Thursday, October 30, 2008

About "What They Carried"

Every year I get informational requests from college students on my short story “What They Carried,” which is included in anthology Making Literature Matter. Here is some background on the story.

The story was originally included in my collection Dancing on the Moon: Short Stories About AIDS, published in 1993 by Viking and 1994 by Penguin. The story is also included in Still Dancing: New and Selected Stories, published in 2008 by Lethe Press, which collects 20 of my stories about the impact of AIDS on the gay community written over the last three decades.

The details of “What They Carried” are drawn from my actual experiences while caring for my friend Kevin Patterson who was ill with AIDS — the overwhelming things I and his other friends physically carried to and from his hospital room and his apartment in his final days. In the process, we created our own community, network, family, and support group.

The story was written in March 1988 in the week following my friend’s death as part of my grieving process. It is one of the most truthful stories I have ever written, and is as close to being nonfiction as it is fiction. I always approached this story as a sort of personal therapy and a story I had to tell, not a story that would ever be published. Even though I wrote this story when I was 32 years old, it is still the story of a “young man.” At the time, I had only had published two short stories with gay themes and a handful of essays on being gay — and felt I was still learning how to write fiction. This story is also one of the few works that I have written that I cannot be objective about because it holds so much truth for me. And it is one of the handful of things that I have written that can instantly bring me to tears when I pick it up to read it again.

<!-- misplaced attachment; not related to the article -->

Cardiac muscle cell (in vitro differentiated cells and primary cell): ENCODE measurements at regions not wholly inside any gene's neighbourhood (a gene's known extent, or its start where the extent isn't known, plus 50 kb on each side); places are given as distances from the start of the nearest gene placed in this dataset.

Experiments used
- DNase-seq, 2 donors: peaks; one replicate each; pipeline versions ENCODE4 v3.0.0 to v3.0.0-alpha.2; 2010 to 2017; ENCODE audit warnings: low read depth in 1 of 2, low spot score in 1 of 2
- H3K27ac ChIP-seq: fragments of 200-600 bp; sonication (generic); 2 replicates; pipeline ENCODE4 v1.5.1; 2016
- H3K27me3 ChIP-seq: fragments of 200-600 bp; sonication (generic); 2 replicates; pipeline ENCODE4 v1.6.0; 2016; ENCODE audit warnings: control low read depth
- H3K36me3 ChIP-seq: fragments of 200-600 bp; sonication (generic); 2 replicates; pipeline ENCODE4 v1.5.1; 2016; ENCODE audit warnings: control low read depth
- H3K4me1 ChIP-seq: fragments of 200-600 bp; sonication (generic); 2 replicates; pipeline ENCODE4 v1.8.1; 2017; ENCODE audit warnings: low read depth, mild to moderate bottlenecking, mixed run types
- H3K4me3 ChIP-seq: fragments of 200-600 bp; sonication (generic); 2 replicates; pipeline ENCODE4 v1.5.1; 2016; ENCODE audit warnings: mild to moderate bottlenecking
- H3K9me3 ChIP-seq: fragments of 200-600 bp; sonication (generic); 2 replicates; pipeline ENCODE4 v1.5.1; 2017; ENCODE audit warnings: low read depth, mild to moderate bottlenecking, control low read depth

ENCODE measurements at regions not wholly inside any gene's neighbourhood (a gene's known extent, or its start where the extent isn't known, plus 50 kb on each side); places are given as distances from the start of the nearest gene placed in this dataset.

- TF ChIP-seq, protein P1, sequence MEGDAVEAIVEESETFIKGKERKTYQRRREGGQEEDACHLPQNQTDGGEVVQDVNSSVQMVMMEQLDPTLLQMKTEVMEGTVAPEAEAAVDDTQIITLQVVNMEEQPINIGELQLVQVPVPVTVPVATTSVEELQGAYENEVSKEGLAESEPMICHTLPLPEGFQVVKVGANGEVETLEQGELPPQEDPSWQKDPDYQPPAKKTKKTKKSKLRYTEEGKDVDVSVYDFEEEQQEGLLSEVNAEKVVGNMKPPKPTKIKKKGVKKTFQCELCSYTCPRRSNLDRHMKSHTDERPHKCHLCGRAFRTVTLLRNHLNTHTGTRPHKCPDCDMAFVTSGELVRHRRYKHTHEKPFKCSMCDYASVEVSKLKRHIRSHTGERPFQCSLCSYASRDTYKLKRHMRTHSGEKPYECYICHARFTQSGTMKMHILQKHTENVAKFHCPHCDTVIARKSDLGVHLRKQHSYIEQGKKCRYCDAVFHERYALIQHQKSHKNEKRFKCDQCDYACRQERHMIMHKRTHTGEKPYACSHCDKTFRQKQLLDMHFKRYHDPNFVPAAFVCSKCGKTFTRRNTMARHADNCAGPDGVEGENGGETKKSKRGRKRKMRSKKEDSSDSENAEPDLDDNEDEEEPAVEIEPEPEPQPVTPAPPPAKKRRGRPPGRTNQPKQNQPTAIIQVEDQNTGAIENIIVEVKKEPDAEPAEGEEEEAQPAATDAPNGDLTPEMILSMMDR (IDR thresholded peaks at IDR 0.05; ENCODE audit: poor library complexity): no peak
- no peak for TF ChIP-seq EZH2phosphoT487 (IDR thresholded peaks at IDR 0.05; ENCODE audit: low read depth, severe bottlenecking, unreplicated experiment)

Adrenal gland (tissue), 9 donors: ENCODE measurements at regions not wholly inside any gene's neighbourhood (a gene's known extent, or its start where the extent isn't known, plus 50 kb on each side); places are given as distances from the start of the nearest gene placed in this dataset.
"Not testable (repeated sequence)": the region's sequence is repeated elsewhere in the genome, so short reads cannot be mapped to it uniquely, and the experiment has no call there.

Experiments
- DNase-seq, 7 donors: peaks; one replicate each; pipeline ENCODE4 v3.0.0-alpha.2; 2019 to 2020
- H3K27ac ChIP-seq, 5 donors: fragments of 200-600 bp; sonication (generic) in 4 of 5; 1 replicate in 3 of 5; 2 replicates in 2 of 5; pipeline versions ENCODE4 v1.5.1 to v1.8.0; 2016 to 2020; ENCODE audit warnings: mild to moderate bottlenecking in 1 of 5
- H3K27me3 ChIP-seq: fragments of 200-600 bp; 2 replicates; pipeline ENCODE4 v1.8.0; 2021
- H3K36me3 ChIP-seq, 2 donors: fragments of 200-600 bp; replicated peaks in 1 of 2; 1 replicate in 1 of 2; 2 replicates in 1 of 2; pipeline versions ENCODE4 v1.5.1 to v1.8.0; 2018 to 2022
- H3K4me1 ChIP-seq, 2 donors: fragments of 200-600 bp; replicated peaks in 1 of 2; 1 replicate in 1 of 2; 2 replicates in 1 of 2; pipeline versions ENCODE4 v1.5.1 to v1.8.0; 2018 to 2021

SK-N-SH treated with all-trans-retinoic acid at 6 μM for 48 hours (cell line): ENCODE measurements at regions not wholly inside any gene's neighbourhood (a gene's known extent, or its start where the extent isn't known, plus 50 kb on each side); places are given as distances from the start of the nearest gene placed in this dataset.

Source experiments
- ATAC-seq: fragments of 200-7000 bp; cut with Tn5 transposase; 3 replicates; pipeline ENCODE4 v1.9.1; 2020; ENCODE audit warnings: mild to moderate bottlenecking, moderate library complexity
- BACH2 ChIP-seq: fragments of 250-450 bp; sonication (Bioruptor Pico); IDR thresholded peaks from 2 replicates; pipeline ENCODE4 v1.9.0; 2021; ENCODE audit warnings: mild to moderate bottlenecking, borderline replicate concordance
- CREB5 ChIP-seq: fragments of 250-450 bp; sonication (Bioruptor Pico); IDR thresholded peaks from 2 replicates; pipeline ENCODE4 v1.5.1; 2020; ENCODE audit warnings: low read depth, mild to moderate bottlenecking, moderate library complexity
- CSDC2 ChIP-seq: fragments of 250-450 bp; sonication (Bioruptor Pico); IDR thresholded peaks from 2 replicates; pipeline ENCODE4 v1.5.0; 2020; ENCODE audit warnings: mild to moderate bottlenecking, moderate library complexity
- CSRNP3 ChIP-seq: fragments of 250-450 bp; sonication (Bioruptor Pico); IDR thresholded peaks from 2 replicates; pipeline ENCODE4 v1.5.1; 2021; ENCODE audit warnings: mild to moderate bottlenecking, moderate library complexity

The meaning of the title resonates on several levels to the story. It refers to the physical things carried to and from the hospital by Adam’s friends. It refers to emotional and mental states, attitudes, and adjustments each of these friends carry through the process of helping take care of a gay man with AIDS. It also refers to the belief in the early years of the AIDS epidemic that a gay man might be “carrying” the HIV virus, whether he knew he had it or not.

The story was written in the late 1980s and during a time when there was a great deal of uncertainty felt by gay men over the status of their health — the HIV test had been introduced and there were both internal and social conflicts on whether or not someone should be tested for the virus — a positive test result could lead to potential discrimination and, in those years, a HIV-positive diagnosis was regarded as the diagnosis of a fatal illness. As the story says, “It’s the fear every gay man carries today.” — which means internally they carried a fear — that somewhere in his past, without knowing it had happened, they might have contracted the virus, too.

The writing style is realistic and naturalistic and slice of life; it has also been called similar to cinema verité, and the story's style is an outgrowth of what was once considered minimalistic fiction, which was popular in the late 1980s when the story was written.

In structural terms, the story is a simple accumulation of details. These details, by the end of the story, reveal character, tension, conflict, action, and plot — all of the necessary elements of a successful short story.